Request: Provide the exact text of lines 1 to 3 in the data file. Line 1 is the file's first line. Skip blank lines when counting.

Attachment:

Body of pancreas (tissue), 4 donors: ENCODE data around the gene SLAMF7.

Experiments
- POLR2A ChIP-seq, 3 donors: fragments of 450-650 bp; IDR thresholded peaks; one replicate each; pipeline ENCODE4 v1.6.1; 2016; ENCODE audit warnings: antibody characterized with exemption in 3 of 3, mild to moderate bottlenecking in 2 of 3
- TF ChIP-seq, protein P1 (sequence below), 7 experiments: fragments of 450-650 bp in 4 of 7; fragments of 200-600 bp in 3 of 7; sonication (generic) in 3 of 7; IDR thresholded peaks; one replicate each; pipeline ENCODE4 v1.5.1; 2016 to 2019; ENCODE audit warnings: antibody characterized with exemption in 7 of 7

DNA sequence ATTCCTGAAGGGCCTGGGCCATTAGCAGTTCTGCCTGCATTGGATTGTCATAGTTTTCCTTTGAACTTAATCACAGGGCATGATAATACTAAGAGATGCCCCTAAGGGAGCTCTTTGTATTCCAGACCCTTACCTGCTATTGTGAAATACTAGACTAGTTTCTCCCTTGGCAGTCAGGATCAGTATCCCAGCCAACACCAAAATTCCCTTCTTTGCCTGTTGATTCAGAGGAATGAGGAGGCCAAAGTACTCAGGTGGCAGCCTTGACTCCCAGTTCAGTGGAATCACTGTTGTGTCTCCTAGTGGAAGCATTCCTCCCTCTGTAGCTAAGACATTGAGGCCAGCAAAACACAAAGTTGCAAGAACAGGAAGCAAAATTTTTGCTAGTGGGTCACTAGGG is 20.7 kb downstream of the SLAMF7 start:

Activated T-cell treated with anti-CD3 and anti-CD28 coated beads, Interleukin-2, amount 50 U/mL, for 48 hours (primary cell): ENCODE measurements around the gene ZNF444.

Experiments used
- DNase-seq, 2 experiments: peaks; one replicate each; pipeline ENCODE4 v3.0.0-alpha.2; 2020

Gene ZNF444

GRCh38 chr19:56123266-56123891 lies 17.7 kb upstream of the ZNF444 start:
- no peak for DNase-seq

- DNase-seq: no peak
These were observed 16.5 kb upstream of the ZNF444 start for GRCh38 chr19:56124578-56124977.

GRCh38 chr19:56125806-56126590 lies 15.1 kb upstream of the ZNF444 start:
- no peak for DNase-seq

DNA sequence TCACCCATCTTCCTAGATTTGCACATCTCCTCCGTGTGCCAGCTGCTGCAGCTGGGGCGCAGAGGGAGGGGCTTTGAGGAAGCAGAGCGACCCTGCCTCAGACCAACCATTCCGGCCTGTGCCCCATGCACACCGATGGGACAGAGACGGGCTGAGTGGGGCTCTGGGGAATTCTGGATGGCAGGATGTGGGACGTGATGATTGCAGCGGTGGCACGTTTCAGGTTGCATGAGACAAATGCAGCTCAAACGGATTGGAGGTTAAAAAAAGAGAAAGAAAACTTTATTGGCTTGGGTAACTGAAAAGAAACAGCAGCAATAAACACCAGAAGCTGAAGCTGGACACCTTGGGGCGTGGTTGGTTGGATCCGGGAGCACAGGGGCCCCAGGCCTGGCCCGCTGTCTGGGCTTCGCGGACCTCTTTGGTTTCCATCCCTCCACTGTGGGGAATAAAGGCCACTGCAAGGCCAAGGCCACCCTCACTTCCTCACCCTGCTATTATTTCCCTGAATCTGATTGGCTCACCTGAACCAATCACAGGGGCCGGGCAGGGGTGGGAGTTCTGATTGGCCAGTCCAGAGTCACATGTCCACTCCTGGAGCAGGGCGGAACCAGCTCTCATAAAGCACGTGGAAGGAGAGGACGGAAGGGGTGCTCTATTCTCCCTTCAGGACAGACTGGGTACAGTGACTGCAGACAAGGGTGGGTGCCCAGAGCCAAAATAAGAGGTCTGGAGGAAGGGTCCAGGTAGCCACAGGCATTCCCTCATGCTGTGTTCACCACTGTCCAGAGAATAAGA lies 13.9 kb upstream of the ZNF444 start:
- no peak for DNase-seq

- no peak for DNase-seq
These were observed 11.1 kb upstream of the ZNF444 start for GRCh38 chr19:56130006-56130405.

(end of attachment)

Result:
Body of pancreas (tissue), 4 donors: ENCODE data around the gene SLAMF7.

Experiments
- POLR2A ChIP-seq, 3 donors: fragments of 450-650 bp; IDR thresholded peaks; one replicate each; pipeline ENCODE4 v1.6.1; 2016; ENCODE audit warnings: antibody characterized with exemption in 3 of 3, mild to moderate bottlenecking in 2 of 3